MATLAB cannot determine or compute the upper boundSpecify an upper bound.See Specifying Upper Bounds for Variable-Size Data and Diagnosing and Fixing Size Mismatch Errors.
    MATLAB attempts to compute an upper bound for unbounded variable-size data.If the data is unbounded, enable dynamic memory allocation. See Control Dynamic Memory Allocation

  6. Generate C/C++ code using the fiaccel function.

Accelerate Code for a MATLAB Function That Expands a Vector in a Loop

About the MATLAB Function uniquetol

This example uses the function uniquetol. This function returns in vector B a version of input vector A, where the elements are unique to within tolerance tol of each other. In vector B, abs(B(i) - B(j)) > tol for all i and j. Initially, assume input vector A can store up to 100 elements.

function B = uniquetol(A, tol)
A = sort(A);
B = A(1);
k = 1;
for i = 2:length(A)
   if abs(A(k) - A(i)) > tol
      B = [B A(i)];
      k = i;
   end
end

Step 1: Add Compilation Directive for Code Generation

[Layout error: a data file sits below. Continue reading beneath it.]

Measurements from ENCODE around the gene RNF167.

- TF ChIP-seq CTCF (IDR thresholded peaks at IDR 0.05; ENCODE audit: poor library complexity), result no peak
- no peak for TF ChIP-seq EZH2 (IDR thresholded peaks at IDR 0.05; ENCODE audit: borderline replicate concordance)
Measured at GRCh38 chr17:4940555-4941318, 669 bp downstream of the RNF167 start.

Add the %#codegen compilation directive at the top of the function:

function B = uniquetol(A, tol) %#codegen
A = sort(A);
B = A(1);
k = 1;
for i = 2:length(A)
   if abs(A(k) - A(i)) > tol
      B = [B A(i)];
      k = i;
   end
end

Step 2: Address Issues Detected by the Code Analyzer

The Code Analyzer detects that variable B might change size in the for- loop. It issues this warning:

The variable 'B' appears to change size on every loop iteration.
Consider preallocating for speed.

In this function, vector B should expand in size as it adds values from vector A. Therefore, you can ignore this warning.

Step 3: Generate MEX Code

To generate MEX code, use the fiaccel function.

  1. Generate a MEX function for uniquetol:

    T = numerictype(1, 16, 15);
    fiaccel -report uniquetol -args {coder.typeof(fi(0,T),[1 100],1),coder.typeof(fi(0,T))}
    

     What do these command-line options mean?

    Executing this command generates a compiler error:

    ??? Size mismatch (size [1 x 1] ~= size [1 x 2]).
    The size to the left is the size 
    of the left-hand side of the assignment.
    
  2. Open the error report and select the Variables tab.